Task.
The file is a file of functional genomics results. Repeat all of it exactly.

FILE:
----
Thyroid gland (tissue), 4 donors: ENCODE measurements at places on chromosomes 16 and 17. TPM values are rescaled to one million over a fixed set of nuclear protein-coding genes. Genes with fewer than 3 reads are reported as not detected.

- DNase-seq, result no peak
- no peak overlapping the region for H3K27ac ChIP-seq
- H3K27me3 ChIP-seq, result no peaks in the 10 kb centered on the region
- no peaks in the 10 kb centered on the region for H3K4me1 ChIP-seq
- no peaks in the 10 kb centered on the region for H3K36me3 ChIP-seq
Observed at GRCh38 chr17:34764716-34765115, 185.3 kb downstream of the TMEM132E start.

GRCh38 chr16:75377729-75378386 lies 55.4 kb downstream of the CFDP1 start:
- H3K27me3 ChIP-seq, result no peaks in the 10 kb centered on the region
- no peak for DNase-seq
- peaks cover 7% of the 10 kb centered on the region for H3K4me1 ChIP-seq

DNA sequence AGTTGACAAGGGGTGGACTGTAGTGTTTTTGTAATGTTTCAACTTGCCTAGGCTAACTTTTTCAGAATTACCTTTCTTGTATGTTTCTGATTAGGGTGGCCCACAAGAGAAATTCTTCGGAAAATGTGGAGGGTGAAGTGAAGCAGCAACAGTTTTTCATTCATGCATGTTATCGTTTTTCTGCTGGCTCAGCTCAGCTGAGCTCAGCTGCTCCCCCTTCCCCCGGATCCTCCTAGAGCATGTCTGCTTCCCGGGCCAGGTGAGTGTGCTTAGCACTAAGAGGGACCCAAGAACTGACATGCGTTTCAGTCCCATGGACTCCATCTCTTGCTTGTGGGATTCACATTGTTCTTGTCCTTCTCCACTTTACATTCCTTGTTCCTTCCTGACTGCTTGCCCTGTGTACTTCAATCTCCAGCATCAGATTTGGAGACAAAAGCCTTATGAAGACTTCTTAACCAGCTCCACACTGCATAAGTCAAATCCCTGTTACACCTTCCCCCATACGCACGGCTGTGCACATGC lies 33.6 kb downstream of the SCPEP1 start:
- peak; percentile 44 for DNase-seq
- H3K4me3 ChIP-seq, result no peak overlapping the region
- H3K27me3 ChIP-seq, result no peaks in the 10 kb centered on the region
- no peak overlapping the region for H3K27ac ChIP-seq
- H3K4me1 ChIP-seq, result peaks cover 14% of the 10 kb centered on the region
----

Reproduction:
Thyroid gland (tissue), 4 donors: ENCODE measurements at places on chromosomes 16 and 17. TPM values are rescaled to one million over a fixed set of nuclear protein-coding genes. Genes with fewer than 3 reads are reported as not detected.

- DNase-seq, result no peak
- no peak overlapping the region for H3K27ac ChIP-seq
- H3K27me3 ChIP-seq, result no peaks in the 10 kb centered on the region
- no peaks in the 10 kb centered on the region for H3K4me1 ChIP-seq
- no peaks in the 10 kb centered on the region for H3K36me3 ChIP-seq
Observed at GRCh38 chr17:34764716-34765115, 185.3 kb downstream of the TMEM132E start.

GRCh38 chr16:75377729-75378386 lies 55.4 kb downstream of the CFDP1 start:
- H3K27me3 ChIP-seq, result no peaks in the 10 kb centered on the region
- no peak for DNase-seq
- peaks cover 7% of the 10 kb centered on the region for H3K4me1 ChIP-seq

DNA sequence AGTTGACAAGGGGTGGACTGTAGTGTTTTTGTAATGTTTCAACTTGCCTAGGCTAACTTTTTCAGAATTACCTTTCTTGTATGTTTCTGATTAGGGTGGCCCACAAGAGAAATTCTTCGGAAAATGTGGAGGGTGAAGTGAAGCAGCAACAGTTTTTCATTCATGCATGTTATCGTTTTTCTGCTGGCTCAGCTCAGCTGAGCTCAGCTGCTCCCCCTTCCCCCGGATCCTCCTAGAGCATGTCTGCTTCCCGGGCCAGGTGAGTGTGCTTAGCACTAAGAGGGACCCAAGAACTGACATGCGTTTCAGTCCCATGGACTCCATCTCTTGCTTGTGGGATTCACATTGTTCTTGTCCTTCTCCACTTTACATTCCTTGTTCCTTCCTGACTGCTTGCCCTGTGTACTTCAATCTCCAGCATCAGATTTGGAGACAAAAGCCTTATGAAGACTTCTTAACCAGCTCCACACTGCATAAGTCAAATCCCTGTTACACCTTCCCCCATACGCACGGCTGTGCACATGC lies 33.6 kb downstream of the SCPEP1 start:
- peak; percentile 44 for DNase-seq
- H3K4me3 ChIP-seq, result no peak overlapping the region
- H3K27me3 ChIP-seq, result no peaks in the 10 kb centered on the region
- no peak overlapping the region for H3K27ac ChIP-seq
- H3K4me1 ChIP-seq, result peaks cover 14% of the 10 kb centered on the region